This richness has a biological dimension, of course – it is well attested to that the pan-Amazon region is a source of water and oxygen for the world, and it is estimated that a third of the planet’s flora and fauna have their origins there – but it is no less present in the experience of the indigenous people, which will be central to this Synod. Not only will a good number be present at the Synod as auditors and have the opportunity to share their own experience, but through the work of REPAM, indigenous communities have shaped the preparation for the meeting. Not only were delegates from REPAM invited to be part of the pre-Synod council, but half of the experts behind the Preparatory Document were from the network and half were from the Vatican (the same has also been true for the writing of the Instrumentum laboris, the working document for the Synod). That Preparatory Document was the basis for the extensive consultation process that REPAM coordinated across the pan-Amazon.
Fr James Conway SJ, a British Jesuit who worked for several years with indigenous communities in Guyana, emphasises that the foundations for this listening exercise were already in place. ‘The consultation process built on work that had been done with communities over the years in order to instil in them a sense of their own value. There was a sense that people trusted the Church. In Guyana, the Church has been a constant presence with the indigenous people for over 100 years, it has credibility and trust and that has laid the foundation for consultations like these to take place.
‘Laudato si’ talks about the importance of indigenous communities, and we had talked about the particular paragraphs [§146, 179] with the communities themselves and started from there to explore the rest of the document. It talks so beautifully about all of the issues that touch indigenous people. So we had done quite a bit of work on in Laudato si’ and I think that by the time Pope Francis called this Synod, there was already a sense that this was “their” pope, that he spoke to their issues. So the consultation was a continuing of the process in which the pope was valuing their experience and contribution, not just to the Amazon but to the whole Church and whole world.’
Mauricio explains how people were invited to respond to the Preparatory Document, a version of which was adapted for people at grass roots level: ‘We conducted a consultation formally in which we had the participation of 22,000 people via questionnaires, and a further 65,000 on whose behalf delegations were sent to territorial assemblies. This was a request from Pope Francis: to expand the listening capacity of the Church, the People of God.’ One of these assemblies was held in St Ignatius Church in Lethem, Guyana, in November 2018. ‘People came from all across the Rupununi, the savannah and the mountains, and there was a great sense that people had been included and invited. What struck me about the assembly in Lethem was the strength of the testimony. People spoke about the challenges in their lives, challenges which I imagine were echoed across the Amazon: to do with land – which comes with a very strong sense of belonging for indigenous people – that it was being taken away or polluted; and fears about young people losing their identity – torn between the attractiveness of consumerism and the recognition that they were never going to fit easily into a more urbanised mould, or feeling displaced.’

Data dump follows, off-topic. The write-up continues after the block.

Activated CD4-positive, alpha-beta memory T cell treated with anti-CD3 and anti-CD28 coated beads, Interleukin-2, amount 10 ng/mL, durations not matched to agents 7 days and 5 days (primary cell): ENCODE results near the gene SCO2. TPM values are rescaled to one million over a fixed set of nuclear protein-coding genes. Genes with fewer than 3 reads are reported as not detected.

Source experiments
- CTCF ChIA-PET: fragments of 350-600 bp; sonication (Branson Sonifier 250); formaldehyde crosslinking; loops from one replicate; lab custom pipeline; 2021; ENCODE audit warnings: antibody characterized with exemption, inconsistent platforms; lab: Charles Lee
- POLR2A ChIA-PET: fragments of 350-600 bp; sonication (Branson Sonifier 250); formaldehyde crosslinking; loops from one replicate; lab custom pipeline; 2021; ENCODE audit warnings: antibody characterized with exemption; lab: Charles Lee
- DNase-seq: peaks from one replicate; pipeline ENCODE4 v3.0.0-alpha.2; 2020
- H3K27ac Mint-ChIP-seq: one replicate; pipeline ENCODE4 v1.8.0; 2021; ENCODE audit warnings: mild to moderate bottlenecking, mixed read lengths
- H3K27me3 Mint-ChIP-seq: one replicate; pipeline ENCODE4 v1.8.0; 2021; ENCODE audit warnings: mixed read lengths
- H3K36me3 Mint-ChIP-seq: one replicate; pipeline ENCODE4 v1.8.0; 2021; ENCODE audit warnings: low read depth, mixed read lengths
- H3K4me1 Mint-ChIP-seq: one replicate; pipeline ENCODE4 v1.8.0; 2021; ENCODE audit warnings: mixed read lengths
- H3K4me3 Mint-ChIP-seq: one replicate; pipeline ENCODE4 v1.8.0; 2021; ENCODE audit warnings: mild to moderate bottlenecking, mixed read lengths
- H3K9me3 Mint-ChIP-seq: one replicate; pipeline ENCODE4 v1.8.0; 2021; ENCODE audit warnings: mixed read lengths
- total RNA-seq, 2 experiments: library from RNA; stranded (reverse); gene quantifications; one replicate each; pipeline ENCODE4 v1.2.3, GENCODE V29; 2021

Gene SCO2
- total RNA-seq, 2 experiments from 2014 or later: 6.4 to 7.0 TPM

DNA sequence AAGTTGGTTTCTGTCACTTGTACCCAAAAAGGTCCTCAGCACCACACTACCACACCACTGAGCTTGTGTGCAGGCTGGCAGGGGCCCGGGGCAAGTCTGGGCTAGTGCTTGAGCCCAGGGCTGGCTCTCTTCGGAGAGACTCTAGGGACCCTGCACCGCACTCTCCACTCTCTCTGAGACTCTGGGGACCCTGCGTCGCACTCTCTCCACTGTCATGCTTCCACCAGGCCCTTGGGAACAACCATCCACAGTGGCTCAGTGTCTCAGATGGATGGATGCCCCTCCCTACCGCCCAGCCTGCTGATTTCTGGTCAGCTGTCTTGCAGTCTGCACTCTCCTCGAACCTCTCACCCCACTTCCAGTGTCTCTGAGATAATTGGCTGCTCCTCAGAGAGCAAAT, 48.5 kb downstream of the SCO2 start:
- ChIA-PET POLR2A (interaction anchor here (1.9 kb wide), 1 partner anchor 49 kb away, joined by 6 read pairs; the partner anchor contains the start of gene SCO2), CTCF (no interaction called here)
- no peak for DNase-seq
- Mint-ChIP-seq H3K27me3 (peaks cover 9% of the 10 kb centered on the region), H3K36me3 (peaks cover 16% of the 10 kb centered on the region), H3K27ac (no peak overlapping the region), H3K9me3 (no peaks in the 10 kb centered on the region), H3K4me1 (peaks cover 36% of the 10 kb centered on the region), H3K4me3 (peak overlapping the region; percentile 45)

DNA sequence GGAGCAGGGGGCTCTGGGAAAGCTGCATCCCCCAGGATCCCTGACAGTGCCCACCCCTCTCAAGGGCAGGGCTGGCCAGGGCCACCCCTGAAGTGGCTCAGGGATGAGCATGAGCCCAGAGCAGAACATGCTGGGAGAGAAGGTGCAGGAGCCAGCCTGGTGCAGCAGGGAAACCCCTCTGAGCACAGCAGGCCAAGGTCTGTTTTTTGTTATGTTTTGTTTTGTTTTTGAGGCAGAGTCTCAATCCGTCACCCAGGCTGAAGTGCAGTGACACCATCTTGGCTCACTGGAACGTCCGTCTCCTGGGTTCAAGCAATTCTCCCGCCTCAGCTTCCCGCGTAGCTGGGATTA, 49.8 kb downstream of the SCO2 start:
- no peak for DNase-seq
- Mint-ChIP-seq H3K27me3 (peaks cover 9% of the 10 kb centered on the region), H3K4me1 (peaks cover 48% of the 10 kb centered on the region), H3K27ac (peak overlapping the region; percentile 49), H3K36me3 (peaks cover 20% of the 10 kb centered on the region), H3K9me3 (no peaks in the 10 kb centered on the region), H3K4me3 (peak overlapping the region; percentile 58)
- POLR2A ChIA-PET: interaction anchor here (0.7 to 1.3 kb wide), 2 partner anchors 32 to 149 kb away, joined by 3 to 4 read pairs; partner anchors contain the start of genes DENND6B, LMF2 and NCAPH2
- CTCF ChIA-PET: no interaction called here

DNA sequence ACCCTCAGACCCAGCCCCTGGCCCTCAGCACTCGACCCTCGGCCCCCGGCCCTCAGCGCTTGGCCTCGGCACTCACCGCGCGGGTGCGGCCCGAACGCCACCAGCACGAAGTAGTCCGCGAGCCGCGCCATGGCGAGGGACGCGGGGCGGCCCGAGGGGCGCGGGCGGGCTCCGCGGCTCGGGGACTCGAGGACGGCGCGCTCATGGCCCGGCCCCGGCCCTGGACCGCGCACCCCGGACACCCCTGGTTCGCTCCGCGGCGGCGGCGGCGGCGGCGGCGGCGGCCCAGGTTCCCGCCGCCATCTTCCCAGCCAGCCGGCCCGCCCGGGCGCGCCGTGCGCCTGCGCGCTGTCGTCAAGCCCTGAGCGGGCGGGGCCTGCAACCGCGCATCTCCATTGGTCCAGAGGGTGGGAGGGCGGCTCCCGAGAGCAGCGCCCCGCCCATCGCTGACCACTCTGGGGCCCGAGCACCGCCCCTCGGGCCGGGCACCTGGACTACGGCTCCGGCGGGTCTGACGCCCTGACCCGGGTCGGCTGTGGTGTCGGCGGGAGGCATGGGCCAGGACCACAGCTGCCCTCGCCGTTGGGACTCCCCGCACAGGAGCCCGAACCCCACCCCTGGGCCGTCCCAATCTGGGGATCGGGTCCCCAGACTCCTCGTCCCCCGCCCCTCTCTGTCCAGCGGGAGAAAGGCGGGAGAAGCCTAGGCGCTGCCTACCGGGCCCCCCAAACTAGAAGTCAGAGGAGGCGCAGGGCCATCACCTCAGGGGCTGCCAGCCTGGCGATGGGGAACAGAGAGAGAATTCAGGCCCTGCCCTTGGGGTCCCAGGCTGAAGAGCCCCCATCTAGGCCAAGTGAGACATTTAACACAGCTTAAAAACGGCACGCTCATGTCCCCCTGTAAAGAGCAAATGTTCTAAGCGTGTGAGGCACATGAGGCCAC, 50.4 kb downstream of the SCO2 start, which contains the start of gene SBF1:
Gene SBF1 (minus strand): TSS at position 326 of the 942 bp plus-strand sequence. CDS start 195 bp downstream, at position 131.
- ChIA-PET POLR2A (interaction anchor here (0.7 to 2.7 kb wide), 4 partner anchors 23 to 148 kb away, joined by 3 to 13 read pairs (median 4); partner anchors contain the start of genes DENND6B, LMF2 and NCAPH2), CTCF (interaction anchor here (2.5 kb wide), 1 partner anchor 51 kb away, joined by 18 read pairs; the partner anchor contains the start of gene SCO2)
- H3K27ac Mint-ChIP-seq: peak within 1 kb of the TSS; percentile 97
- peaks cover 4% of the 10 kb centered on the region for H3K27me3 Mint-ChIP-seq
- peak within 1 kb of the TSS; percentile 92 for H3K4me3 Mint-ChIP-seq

‘Women’s voices have been the strongest witness in all of the territorial assemblies, and that was particularly true in Lethem,’ says Mauricio. ‘Especially when it came to talking about the issues affecting their young people’, echoes Fr James. ‘They spoke about the mining industry affecting their territory, and their concerns about what land their children will have to live on.’ And the voice of women will, Mauricio thinks, continue to play a crucial part in the future of this synodal process; but perhaps not in the way that much of the pre-Synod coverage has suggested. He wants to move away from the polemic about the ordination of women, insisting that there is no desire ‘to replicate any model that does not work for this reality’. Instead, he says, the focus must be on acknowledging and affirming the life of the territory as it is now, and how God is at work there already. ‘The whole Synod is about the Amazon, and then enlightening the universal Church. It’s about contemplation of the incarnation. How does the Trinity look down on earth and see this diversity? And how do we hear the call to redeem, to take part, to bring life and possibilities?’
‘This dynamic of synodality is already changing things, and making it possible to have a synodal Church. This is what the reform of Pope Francis looks like: he wants to find new ways which will not break or substitute what was there before, but bring in new perspectives, broadening the possibilities. There is of course a tension between centralised government and those on the fringes, but in my own conversations with the pope he has been clear that the peripheries enlighten the centre – not pretending to substitute it, but maintaining the category of “periphery” so they can be truthful to where they come from, and help the centre to be transformed.’